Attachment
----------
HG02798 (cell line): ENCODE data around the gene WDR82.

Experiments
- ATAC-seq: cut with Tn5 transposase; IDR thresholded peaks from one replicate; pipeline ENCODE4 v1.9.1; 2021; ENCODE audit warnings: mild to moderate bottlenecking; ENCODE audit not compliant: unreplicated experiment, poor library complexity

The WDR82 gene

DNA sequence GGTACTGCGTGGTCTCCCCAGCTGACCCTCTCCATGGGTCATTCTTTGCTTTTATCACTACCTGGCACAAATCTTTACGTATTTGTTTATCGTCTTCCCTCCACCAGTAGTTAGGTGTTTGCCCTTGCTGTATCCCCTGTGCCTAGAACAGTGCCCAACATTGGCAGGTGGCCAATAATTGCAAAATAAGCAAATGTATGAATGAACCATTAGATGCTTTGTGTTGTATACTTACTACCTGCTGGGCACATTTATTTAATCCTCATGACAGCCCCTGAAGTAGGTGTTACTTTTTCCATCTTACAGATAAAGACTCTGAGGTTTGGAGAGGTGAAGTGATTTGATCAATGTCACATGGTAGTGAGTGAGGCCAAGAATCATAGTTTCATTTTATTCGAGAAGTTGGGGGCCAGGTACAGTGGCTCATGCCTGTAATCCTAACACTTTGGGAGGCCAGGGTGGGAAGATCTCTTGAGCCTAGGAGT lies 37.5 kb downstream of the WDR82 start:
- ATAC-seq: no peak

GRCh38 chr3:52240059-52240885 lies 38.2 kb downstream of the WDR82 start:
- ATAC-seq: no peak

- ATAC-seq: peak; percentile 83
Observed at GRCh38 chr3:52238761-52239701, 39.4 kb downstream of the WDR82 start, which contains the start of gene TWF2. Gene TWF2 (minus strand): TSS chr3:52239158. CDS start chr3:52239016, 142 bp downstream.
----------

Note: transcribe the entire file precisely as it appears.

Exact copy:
HG02798 (cell line): ENCODE data around the gene WDR82.

Experiments
- ATAC-seq: cut with Tn5 transposase; IDR thresholded peaks from one replicate; pipeline ENCODE4 v1.9.1; 2021; ENCODE audit warnings: mild to moderate bottlenecking; ENCODE audit not compliant: unreplicated experiment, poor library complexity

The WDR82 gene

DNA sequence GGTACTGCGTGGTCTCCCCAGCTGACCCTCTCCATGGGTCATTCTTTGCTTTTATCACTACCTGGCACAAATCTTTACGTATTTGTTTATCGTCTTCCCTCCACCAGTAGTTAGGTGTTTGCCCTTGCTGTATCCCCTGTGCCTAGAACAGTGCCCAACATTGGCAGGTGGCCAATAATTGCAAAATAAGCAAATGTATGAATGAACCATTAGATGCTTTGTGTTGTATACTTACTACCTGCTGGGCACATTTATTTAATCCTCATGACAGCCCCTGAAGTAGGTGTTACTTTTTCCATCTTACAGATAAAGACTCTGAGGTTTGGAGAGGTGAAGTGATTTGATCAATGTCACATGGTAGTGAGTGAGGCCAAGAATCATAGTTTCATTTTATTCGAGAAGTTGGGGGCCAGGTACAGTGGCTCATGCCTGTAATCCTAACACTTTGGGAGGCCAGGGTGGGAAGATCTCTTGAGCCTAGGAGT lies 37.5 kb downstream of the WDR82 start:
- ATAC-seq: no peak

GRCh38 chr3:52240059-52240885 lies 38.2 kb downstream of the WDR82 start:
- ATAC-seq: no peak

- ATAC-seq: peak; percentile 83
Observed at GRCh38 chr3:52238761-52239701, 39.4 kb downstream of the WDR82 start, which contains the start of gene TWF2. Gene TWF2 (minus strand): TSS chr3:52239158. CDS start chr3:52239016, 142 bp downstream.